Line 4 offers TLS as an option, whereas line 5 sets it as mandatory (tls-require). The individual ports use different hostnames. If you do not want this, you can leave out the hostname directive. OpenSMTPD then takes on the hostname of the running system. Line 5 also requires that users authenticate. The smtpd_remote.db file contains valid SMTP users generated from smptd_remote with:

makemap smtpd_remote

Each line in this file contains the username and the associated encrypted password separated by a tab. Password encryption is handled by the following:

smtpctl encrypt

Email submitted in this way can be identified later and systematically treated using the remote tag. Line 6 specifies that no TLS is required for mail coming from localhost.

OpenSMTPD supports IPv4 and IPv6; If you would rather restrict the server to IPv4, lines 4-6 do the trick per connection, whereas line 7 enforces IPv4 for the mta.

Passing on Email

Now that everything that needs to be configured has been configured, OpenSMTPD will accept email – and even do so in a construction that is complex by the program's own standards. OpenSMTPD now still has to learn how to process email. Again, you have several approaches available. The smtpd.conf line

accept for local alias <aliases> deliver to mbox

delivers the email for genuine local users of the Linux system. The aliases.db file has both an email address and the name of a local user or a recipient email address in the style of Sendmail aliases.

However, if you have several domains set up for individual email addresses, perhaps even with forwarding, you need to tweak some more controls:

accept from any for domain 'example.org' virtual <virtusers> deliver to mbox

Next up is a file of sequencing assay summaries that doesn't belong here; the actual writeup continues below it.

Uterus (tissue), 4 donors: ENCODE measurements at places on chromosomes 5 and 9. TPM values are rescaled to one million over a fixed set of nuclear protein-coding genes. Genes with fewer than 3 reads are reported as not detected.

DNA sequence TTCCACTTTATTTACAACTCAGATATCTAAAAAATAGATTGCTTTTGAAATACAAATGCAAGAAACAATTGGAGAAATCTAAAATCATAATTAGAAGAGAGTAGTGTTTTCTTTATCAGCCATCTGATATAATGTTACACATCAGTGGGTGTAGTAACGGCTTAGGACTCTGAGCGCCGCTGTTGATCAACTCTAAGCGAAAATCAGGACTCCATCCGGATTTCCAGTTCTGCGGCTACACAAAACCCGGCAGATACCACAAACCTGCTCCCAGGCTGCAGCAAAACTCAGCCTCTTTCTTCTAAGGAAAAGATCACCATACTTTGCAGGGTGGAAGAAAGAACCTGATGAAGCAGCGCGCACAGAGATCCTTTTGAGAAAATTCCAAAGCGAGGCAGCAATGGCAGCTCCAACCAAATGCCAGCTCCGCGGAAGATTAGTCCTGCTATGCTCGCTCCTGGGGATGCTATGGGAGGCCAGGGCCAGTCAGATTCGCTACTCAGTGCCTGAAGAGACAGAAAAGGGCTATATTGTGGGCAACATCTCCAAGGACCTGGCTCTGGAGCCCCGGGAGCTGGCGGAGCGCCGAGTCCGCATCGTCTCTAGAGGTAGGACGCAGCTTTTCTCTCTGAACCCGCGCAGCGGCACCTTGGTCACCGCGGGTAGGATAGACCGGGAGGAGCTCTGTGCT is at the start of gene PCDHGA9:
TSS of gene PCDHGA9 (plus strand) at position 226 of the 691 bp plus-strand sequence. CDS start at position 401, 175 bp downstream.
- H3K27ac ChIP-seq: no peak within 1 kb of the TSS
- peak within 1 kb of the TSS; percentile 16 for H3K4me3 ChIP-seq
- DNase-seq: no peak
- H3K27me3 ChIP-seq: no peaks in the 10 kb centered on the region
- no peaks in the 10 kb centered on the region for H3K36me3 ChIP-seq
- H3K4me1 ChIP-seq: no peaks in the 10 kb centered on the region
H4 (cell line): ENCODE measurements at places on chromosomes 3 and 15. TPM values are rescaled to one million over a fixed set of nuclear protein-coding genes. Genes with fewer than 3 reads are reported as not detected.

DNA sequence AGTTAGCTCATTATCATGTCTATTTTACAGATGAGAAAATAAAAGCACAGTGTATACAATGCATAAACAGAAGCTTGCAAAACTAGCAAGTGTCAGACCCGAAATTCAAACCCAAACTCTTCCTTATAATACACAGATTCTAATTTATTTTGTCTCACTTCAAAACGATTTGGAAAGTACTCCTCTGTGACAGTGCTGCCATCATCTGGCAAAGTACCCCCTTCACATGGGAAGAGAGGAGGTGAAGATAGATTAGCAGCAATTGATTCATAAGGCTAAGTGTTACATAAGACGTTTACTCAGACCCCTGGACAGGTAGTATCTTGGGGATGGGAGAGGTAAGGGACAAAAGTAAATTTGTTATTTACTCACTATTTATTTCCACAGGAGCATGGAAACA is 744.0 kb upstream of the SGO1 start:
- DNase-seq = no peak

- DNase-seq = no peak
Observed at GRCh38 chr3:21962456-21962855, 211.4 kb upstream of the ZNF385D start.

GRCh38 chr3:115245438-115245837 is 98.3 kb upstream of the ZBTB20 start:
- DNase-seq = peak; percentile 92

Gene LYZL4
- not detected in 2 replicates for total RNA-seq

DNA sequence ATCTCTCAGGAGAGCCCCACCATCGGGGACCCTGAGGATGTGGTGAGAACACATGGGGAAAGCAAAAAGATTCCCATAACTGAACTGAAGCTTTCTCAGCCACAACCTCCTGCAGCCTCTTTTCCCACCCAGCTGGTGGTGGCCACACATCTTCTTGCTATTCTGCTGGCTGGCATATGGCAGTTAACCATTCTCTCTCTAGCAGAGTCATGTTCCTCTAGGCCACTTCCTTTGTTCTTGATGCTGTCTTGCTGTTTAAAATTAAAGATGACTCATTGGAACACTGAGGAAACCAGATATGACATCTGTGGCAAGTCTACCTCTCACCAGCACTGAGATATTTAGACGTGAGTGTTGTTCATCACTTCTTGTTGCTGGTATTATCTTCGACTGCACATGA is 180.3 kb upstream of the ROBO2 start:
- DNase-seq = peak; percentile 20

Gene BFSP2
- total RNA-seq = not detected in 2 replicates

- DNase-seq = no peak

Again, virtusers is designed pretty much like aliases. However, the resulting usernames do not really need to exist on the system; they can instead be resolved by further rules. Listing 2 shows an example: aliases resolves the postmasters if there is no other resolution. The last line shows how you can redirect any missing email addresses to an account. However, a catch-all account like this will attract spam, because spammers love guessing email addresses.

Listing 2


max.muster@example.org   max
max@example.org          max.muster@example.org
mm@example.org           max@example.org
moritz@example.org       moritz@example.net
catchall@example.org     postmaster
@example.org             catchall@example.org

Two steps are required to integrate the two user lists: First, you need to convert them to the faster db format as follows:

makemap -t aliases aliases
makemap -t aliases virtusers

Second, you need to integrate the list into smtpd.conf:

table aliases db:/etc/aliases.db
table virtusers db:/etc/virtusers.db

If you have many domains with the same email addresses, you can also store the domain lists in a table and even use wildcards. Listing 3 (domains) demonstrates this for example.org , example.net , example.com , and all their subdomains. Because you want the same email accounts to exist in all of these domains, the users file looks simpler:

max     max
moritz  moritz@example.com

Listing 3



The first line ensures that OpenSMTPD forwards email addressed to max@*.example.* to local user Max, whereas Moritz's email all goes to moritz@example.com . The list can be transferred to users.db and then included in smtpd.conf using:

makemap -t aliases users
table users db:/etc/users.db
table domains '/etc/domains'
accept from any for domain <domains> virtual <users> deliver to mbox

The last line takes care of the delivery, saving effort for companies that have registered many domains appropriate to their own brands (so that domain grabbers cannot preempt them) yet want email to be accessible under all of these domains. Flexible wildcards like this are not envisaged in Sendmail.

In OpenSMTPD, wildcards work everywhere, although example.* should be treated with caution from a security perspective, taking into account the now countless number of top-level domains.